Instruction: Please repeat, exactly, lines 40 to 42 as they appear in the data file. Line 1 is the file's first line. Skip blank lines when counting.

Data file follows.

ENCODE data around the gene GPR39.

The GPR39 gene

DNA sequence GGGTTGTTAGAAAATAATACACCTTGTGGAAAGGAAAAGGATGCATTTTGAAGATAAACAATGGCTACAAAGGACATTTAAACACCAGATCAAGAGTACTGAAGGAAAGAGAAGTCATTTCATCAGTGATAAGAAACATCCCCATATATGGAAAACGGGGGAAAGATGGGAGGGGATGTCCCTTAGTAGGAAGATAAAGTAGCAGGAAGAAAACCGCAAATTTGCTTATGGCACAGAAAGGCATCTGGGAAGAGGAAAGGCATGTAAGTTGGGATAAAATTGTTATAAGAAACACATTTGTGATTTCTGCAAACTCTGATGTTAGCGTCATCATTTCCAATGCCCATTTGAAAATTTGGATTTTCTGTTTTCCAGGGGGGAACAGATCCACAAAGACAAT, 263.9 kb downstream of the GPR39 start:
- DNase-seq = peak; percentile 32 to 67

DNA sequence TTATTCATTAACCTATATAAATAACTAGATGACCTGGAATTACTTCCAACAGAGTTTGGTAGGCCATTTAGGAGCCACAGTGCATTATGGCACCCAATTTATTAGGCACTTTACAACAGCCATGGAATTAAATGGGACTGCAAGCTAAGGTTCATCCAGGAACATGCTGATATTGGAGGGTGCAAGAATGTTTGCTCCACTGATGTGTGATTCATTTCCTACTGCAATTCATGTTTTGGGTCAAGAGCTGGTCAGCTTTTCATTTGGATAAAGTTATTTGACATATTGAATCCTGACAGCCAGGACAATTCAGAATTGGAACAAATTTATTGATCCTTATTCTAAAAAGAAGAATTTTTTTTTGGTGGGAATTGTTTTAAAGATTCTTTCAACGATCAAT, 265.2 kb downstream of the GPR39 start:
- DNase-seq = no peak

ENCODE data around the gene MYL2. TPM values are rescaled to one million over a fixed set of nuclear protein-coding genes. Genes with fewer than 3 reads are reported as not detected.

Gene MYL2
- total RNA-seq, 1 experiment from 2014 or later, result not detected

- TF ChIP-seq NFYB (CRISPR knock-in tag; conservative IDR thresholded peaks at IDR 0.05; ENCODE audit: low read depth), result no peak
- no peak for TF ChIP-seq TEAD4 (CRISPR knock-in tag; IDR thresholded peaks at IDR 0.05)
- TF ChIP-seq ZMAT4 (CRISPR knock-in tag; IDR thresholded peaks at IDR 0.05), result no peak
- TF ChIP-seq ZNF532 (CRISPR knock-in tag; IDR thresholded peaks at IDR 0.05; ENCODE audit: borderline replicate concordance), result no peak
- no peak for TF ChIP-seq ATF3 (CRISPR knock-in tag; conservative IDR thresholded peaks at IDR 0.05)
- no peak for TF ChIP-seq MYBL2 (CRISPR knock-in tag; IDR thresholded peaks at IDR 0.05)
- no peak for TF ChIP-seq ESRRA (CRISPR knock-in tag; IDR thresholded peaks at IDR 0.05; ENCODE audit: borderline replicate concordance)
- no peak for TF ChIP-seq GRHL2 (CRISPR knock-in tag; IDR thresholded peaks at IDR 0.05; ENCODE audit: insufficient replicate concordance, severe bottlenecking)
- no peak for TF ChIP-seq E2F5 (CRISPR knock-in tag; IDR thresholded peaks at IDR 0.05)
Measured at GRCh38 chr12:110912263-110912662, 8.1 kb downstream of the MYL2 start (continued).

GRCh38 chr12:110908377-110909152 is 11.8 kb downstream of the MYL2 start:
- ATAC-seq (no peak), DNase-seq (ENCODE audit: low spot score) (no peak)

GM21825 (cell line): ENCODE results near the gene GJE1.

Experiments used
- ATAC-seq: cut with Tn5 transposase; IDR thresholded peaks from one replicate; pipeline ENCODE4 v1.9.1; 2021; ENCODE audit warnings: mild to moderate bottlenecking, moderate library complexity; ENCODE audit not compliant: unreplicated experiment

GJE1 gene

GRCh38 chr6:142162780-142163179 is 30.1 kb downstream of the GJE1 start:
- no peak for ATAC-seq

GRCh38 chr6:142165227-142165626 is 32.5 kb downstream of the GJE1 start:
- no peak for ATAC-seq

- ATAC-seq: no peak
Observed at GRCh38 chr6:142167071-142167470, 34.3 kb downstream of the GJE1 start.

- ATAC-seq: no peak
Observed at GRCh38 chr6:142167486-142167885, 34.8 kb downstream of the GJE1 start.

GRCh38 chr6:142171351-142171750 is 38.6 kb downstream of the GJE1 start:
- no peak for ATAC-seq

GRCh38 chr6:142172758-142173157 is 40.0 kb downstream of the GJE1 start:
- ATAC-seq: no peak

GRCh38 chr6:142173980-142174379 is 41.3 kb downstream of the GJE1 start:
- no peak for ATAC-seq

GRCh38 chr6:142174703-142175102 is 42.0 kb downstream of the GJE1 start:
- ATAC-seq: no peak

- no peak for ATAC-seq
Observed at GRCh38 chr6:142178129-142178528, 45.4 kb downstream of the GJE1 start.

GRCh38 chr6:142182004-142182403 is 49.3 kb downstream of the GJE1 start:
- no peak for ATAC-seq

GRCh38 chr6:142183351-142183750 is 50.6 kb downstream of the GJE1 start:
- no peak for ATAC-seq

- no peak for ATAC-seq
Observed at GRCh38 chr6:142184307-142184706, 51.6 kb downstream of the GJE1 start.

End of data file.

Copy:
GRCh38 chr6:142174703-142175102 is 42.0 kb downstream of the GJE1 start:
- ATAC-seq: no peak

- no peak for ATAC-seq